Well you can’t really fault to location (morning view from my room shown) and the company is interesting, an eclectic mix of academics and academic/practitioners. The workshop title is Influencing the Causality of Change in Complex Socio-technical Systems, which is a real mixture of words, concepts and intellectual traditions. It also became clear that that is no clear agreement on what a system is. I define it as any network with coherence, others see it as something with boundaries. The system of systems ideas came up as predicted, with one protagonist arguing that there was no distinction between complex and complicated systems, seeing them ends of a spectrum The clear implication being that complex systems are simply ones that we have not yet managed to model properly which is disturbing.
Day one of an event like this is all about positioning (and possibly some posturing) as people work out where they are coming from and differences in the use of language. We opened with Aristotle’s four causes and a series of examples of retrospective coherence, looking at historical events to see if cause could be identified. Debates followed on the significance of Picketts charge and the relevance of modeling intent. We had some good stuff on upwards and downwards causation and the importance of context. Downwards causation (DC) is interesting and David Batten gave a good summary of Ellis’s five classes which I summarise below:
Now all are interesting, but the fifth relates to a point i made several times namely that human complex systems are distinguished by intentionality, intent and intelligence which makes them radically different. Batten also introduced the importance of plasticity and his draft chapter for the book which will come out of this has some good material on cognitive science.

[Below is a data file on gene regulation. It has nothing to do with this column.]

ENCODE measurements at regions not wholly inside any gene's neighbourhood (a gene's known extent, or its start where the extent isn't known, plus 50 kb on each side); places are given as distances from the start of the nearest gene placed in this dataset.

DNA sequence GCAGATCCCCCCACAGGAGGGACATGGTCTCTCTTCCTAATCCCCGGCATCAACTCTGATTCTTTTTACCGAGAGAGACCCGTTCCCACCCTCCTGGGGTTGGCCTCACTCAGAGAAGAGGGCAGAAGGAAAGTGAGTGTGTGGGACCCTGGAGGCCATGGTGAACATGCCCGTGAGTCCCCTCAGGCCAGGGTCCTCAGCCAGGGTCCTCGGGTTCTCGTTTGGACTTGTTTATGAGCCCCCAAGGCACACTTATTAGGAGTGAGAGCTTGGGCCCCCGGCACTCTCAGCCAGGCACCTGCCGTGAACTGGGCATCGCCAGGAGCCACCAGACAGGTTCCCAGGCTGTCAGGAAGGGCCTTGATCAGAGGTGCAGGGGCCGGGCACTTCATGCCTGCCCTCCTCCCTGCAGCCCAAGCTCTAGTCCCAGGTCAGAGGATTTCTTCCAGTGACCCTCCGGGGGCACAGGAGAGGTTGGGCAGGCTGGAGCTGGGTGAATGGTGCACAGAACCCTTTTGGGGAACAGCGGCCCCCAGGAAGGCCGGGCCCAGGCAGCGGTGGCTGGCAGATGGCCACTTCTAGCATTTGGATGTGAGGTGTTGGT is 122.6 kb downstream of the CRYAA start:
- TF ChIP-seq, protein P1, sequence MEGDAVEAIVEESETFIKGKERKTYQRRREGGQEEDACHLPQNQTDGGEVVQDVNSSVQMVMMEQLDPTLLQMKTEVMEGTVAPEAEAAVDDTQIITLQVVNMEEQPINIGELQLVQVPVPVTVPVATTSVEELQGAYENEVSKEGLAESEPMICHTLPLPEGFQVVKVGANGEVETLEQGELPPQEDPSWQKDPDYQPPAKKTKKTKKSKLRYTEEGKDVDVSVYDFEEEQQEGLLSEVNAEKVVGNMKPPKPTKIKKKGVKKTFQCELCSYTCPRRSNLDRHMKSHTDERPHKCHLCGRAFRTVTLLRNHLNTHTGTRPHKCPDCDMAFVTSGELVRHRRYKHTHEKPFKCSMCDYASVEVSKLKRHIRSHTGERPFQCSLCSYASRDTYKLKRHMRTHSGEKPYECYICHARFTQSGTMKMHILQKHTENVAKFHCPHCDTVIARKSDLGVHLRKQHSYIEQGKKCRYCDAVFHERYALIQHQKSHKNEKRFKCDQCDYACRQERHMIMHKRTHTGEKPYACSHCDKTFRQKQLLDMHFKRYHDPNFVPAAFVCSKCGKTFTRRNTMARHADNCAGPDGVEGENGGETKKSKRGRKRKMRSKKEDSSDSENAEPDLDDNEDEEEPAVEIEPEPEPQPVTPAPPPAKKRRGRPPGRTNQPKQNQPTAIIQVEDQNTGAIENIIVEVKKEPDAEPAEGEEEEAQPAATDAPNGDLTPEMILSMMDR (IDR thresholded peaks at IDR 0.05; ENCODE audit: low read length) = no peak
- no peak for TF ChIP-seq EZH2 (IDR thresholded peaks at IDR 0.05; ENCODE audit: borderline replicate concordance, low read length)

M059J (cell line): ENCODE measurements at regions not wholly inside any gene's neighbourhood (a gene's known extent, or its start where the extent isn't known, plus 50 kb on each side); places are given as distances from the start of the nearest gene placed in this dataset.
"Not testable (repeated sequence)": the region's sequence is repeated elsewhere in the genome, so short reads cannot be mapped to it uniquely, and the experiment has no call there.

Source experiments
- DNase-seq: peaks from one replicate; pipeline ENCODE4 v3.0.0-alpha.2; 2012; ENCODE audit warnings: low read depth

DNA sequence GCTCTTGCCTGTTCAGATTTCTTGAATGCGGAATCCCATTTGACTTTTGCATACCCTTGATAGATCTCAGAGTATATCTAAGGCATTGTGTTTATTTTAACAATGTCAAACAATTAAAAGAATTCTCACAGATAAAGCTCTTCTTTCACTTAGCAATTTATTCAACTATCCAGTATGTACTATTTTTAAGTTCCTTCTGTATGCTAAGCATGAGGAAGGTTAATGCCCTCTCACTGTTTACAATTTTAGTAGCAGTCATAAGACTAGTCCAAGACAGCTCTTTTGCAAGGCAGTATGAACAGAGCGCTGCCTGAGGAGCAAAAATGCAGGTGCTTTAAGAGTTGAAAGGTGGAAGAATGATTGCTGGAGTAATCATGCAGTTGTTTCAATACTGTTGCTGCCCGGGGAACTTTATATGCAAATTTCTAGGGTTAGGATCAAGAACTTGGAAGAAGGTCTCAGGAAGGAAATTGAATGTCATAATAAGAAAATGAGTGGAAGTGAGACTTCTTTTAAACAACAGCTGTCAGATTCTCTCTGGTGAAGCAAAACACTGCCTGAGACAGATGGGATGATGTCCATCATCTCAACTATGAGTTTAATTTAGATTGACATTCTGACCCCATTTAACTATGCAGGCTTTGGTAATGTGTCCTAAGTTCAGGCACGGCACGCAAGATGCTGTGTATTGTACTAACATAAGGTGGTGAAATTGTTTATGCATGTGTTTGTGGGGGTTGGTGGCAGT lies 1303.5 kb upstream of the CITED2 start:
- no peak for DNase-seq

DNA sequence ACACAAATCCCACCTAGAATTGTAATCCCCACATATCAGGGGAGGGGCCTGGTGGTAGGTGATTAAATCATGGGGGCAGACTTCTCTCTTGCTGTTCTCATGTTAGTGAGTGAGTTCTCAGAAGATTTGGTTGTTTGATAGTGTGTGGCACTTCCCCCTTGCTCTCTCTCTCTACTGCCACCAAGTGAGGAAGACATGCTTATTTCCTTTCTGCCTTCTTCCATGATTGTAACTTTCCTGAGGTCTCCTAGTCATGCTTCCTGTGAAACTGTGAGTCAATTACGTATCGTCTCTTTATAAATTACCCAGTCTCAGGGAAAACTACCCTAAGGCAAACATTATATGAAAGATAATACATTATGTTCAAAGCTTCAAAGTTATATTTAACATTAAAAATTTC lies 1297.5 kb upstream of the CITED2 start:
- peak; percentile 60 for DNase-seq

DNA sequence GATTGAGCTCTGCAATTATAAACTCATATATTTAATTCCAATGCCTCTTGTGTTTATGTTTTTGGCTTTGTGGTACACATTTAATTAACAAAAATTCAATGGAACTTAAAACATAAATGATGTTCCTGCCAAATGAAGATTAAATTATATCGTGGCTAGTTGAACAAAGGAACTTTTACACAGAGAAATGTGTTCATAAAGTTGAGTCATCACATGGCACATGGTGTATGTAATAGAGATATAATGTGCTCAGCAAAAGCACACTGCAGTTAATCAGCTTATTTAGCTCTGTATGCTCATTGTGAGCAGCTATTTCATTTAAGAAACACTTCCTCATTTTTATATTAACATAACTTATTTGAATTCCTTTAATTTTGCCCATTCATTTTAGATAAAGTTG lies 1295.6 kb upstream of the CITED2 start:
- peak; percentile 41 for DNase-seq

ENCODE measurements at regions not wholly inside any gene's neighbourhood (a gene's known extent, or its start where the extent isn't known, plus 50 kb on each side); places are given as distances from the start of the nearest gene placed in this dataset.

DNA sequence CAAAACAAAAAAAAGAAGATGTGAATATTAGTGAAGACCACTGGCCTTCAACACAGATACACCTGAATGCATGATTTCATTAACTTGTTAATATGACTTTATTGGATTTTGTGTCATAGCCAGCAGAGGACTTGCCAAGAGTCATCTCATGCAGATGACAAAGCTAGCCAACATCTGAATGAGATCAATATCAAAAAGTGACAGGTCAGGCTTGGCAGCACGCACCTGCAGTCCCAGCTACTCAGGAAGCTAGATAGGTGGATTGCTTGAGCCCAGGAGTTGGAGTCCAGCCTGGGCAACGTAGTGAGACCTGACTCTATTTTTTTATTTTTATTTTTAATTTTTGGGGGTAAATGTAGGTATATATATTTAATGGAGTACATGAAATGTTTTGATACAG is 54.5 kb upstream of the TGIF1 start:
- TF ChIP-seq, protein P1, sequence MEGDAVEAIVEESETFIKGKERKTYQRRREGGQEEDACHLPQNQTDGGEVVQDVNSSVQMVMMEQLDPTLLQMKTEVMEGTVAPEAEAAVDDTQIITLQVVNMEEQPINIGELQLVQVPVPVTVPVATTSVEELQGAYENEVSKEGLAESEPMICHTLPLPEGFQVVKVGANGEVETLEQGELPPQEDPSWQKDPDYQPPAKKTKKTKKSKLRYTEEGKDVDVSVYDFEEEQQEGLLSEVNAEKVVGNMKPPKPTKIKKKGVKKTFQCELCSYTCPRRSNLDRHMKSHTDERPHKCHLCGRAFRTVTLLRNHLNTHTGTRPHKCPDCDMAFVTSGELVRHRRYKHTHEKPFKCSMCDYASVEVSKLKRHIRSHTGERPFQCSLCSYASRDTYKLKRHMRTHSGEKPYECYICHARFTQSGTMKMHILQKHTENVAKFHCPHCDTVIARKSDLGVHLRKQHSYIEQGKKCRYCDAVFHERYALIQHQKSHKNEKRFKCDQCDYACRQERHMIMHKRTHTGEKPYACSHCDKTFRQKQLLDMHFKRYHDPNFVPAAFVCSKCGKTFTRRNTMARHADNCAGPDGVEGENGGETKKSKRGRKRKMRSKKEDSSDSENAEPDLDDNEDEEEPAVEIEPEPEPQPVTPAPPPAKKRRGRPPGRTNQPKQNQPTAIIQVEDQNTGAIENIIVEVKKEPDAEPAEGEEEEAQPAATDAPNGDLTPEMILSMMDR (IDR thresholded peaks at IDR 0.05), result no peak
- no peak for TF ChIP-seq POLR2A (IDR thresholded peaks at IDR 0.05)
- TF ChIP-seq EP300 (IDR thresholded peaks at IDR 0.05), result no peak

In the afternoon we had Robert Hoffman, a close associate of my good friend Gary Klein who introduces a key aspect of causality, namely the implication of blame (and I would add responsibility, learning and judgement to that). He talked a lot about Macrocognition which is important here in terms of intervention as much as understanding of complex systems. One key quote It works for puzzles not for mysteries. A few delegates want things to be puzzles because they can then hold out the promise of solving them, mysteries on the other had require an acceptance of ambiguity.
Finally we split into four and worked on different areas. I was in the group dealing with Management with Uncertainty; we started by changing the title to Working within Uncertainty to make a point! A lot came out of that with some important points on the need to create resilient architectures to manage uncertainty and I introduced my three heuristics: distributed cognition, finely grained objects and disintermediation. Architecture is a form of constraint and we need to talk more about constraints over the next two days. The other key issues we raised were the need to move towards thinking about plausibility not probability; shifting from anticipation to anticipatory awareness; internal complexity v natural complexity and the fact that distributed cognition is not distributed decision making.
Interestingly there is a lot of counter-intuitive stuff hitting those participants from a systems engineering background who are not familiar with some of the major implications of complex adaptive systems theory. A lot of norming and education going on in conversations which is good. A lot more took place but those are the highlights, more tomorrow.
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